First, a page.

--
My website is at http://www.yqcomputer.com/
Please visit the website to obtain my email address.
 
 
 

Spam via feedback form

Post by Segfaul » Sun, 01 Jan 2006 05:45:32

In article < XXXX@XXXXX.COM >,


I'm just about to write some code to add one of those to my own web forms
and guestbooks, as I've also started getting automated spam submitted to my
guestbooks. :-(

--
Paul in Southsea, Hampshire - using the best OS in the World!
__\\|//__ Life,
(` o-o ') the Universe
http://www.yqcomputer.com/ -----ooO-(_)-Ooo------ & Everything ------
(email address is genuine, to fool junkmailers)

To err is human, to forgive divine.
 
 
 

Spam via feedback form

Post by Segfaul » Sun, 01 Jan 2006 08:00:28

In article < XXXX@XXXXX.COM >,


Just completed it, and added it to all my guestbooks, so we'll see if
http://www.yqcomputer.com/ gets much more spam in the next few days.
It's been getting about 20-30 junk messages a day recently. :-(

--
Paul in Southsea, Hampshire - using the best OS in the World!
__\\|//__ Life,
(` o-o ') the Universe
http://www.yqcomputer.com/ -----ooO-(_)-Ooo------ & Everything ------
(email address is genuine, to fool junkmailers)

The horror, the horror!
 
 
 

Spam via feedback form

Post by John M War » Sun, 01 Jan 2006 09:00:09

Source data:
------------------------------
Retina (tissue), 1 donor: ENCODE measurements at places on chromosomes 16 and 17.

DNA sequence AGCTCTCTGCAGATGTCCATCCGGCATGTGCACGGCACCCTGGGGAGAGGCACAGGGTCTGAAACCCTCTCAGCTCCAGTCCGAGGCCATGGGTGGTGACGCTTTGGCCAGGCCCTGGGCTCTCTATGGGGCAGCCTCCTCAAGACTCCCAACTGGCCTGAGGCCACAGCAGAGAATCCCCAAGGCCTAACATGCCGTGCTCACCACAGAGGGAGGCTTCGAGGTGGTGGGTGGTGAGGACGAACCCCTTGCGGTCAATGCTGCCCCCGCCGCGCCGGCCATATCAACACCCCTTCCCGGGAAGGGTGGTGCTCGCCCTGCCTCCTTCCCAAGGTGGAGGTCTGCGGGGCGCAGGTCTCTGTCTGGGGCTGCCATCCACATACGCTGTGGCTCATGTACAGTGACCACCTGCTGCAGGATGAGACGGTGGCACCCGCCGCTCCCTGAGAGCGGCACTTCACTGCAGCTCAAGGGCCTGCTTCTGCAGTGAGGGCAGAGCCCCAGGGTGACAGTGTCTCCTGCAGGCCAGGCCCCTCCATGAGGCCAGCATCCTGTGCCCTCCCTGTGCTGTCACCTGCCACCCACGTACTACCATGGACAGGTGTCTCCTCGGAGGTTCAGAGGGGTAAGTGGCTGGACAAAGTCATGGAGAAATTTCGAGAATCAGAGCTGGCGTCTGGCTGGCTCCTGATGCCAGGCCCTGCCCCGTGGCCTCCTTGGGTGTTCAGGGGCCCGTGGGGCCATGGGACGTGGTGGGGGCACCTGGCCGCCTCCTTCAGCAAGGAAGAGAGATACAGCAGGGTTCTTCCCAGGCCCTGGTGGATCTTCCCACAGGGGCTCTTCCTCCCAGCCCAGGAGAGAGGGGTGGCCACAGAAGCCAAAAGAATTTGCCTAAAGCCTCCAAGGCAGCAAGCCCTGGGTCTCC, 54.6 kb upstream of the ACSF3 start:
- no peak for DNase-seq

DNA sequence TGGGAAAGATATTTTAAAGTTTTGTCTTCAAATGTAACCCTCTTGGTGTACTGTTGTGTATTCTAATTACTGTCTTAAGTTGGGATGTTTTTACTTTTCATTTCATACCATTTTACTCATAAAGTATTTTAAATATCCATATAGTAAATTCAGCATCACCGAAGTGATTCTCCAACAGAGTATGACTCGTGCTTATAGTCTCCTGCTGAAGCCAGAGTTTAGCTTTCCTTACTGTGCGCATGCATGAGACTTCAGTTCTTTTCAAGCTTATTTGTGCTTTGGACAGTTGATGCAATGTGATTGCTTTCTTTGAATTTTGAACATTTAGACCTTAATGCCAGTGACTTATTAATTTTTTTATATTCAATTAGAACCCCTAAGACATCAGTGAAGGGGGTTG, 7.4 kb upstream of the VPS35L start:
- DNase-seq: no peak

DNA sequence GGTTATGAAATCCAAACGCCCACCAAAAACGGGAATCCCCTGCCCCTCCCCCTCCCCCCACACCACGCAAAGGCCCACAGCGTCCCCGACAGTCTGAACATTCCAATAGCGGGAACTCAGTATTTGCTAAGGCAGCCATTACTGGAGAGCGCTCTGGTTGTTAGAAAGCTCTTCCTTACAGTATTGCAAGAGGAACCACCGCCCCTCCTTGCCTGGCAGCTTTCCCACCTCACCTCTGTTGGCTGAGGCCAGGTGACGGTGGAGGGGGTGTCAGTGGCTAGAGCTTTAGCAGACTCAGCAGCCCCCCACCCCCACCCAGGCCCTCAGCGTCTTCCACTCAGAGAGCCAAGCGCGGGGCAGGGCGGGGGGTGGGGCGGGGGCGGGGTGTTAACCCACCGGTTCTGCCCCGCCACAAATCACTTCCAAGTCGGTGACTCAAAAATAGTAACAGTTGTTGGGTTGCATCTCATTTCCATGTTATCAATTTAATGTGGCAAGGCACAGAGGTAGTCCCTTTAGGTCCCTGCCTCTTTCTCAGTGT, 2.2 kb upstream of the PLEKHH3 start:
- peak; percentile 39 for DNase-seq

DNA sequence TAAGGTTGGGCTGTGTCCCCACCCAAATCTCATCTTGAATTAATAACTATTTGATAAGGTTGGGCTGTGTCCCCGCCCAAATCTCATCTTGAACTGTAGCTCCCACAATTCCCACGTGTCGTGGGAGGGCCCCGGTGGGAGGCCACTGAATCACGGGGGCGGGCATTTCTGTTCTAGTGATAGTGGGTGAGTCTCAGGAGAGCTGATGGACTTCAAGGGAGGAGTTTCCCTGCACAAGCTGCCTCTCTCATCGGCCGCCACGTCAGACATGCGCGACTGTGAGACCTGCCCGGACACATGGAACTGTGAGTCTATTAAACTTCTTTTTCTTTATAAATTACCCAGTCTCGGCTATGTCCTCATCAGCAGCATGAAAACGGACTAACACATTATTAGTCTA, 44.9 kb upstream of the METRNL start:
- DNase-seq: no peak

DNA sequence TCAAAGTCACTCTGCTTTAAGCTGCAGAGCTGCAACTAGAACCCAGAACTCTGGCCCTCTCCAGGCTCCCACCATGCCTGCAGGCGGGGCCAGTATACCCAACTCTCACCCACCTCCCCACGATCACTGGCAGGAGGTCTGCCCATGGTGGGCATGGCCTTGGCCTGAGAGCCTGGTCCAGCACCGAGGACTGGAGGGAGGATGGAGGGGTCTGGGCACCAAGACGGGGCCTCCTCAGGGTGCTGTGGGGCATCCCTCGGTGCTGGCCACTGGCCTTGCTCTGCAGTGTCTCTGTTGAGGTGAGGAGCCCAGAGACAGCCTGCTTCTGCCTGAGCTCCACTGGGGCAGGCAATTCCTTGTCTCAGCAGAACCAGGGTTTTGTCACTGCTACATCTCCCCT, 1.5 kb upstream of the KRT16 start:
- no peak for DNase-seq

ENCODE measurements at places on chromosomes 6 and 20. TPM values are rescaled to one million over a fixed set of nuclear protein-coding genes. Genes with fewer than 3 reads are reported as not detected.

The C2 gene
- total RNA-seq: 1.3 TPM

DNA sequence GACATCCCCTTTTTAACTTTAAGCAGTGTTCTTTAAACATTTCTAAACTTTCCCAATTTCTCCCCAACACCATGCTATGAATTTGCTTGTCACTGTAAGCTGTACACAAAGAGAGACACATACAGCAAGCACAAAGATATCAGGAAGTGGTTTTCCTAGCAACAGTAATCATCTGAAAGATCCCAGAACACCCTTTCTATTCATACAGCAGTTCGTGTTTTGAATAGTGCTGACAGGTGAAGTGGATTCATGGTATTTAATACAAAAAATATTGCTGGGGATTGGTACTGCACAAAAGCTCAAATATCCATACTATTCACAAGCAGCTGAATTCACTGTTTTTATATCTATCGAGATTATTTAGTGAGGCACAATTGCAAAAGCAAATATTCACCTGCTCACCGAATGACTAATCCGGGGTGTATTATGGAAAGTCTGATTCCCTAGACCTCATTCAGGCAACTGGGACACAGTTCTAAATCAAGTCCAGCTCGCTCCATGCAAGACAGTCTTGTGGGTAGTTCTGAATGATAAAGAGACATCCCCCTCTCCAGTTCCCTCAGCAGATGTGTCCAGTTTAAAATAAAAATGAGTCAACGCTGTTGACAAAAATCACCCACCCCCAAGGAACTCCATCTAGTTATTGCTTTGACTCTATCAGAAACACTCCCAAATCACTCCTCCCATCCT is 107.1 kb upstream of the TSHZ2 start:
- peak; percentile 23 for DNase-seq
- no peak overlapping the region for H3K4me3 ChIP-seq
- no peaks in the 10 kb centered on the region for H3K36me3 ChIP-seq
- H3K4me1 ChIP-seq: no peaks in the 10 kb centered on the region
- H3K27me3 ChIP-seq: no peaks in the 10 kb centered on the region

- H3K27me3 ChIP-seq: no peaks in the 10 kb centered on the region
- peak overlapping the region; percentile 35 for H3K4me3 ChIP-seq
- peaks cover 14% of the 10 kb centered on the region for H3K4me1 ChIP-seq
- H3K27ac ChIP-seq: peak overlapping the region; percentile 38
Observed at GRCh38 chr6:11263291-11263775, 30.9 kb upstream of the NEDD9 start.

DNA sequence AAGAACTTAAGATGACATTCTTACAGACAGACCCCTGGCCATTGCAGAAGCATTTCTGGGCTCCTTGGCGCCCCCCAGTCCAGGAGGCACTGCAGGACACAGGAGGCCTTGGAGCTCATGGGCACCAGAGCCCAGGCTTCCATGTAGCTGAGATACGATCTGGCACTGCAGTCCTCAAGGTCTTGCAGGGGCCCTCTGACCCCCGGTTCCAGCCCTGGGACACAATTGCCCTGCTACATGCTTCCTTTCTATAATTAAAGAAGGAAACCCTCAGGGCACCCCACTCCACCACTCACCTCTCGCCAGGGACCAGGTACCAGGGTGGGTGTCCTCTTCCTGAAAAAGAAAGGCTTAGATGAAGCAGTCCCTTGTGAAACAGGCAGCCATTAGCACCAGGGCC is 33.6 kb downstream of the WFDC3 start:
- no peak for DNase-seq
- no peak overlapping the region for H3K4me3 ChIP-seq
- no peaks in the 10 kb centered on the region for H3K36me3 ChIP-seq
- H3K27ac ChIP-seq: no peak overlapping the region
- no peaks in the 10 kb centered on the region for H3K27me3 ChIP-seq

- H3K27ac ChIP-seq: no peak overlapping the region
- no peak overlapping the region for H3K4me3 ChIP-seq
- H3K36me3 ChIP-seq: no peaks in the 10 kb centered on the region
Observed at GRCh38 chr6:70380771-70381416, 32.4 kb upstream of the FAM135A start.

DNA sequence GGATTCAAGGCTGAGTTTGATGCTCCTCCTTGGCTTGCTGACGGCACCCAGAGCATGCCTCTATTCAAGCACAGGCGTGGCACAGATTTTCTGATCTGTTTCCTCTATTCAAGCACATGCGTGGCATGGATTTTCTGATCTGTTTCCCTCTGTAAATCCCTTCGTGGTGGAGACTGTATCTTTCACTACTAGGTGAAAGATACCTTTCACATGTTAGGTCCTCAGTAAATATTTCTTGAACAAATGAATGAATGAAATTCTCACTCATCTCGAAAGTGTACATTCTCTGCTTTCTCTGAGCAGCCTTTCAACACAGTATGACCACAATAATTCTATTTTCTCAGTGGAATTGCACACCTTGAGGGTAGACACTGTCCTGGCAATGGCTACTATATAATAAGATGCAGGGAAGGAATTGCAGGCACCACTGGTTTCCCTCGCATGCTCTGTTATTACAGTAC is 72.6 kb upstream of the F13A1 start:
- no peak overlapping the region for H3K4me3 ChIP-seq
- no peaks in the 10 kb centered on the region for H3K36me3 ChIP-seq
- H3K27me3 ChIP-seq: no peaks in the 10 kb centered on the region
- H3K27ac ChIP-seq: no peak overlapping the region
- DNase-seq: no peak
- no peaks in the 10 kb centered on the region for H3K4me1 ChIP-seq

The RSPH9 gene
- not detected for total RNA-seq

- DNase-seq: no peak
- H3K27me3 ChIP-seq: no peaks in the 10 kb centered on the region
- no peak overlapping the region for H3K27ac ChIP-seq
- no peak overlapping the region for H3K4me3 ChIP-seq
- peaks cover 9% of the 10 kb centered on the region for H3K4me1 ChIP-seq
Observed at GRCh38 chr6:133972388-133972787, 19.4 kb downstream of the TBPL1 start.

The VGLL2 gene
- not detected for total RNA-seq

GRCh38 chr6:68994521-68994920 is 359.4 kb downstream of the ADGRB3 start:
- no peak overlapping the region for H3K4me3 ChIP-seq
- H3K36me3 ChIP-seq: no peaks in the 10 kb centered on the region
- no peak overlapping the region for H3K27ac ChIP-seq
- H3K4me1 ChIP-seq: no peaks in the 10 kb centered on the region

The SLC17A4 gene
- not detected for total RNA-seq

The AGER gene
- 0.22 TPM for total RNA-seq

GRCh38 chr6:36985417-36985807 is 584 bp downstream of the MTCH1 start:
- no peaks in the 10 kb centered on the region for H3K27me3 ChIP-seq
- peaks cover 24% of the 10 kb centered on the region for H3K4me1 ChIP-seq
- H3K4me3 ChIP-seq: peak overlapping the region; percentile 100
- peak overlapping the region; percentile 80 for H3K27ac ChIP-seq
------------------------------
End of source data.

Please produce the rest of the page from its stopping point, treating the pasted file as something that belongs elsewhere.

In article < XXXX@XXXXX.COM >,




Surely a daily "crop of circulars"? ;-)

I really wish there were a way to stop all this, even if it means that
the "big boys" in the Internet world have to devise new protocols -- or
whatever -- to (eventually) supersede the apparently weak existing email
system.

There must be *something* that can be done universally, though I am
still scratching my head to come up with anything that might be
workable. I have so far thought of an enforceable way to verify emails'
origins before even accepting them into the email system from any
source, to eliminate fake originators and forgeries.

The whole Net is getting so bunged up with garbage that it is impairing
performance markedly on occasions, I've noticed. I recall those times
when Argonet was "mailbombed" and all the efforts that you in particular
had to put in just to keep up with clearing the junk as fast as it was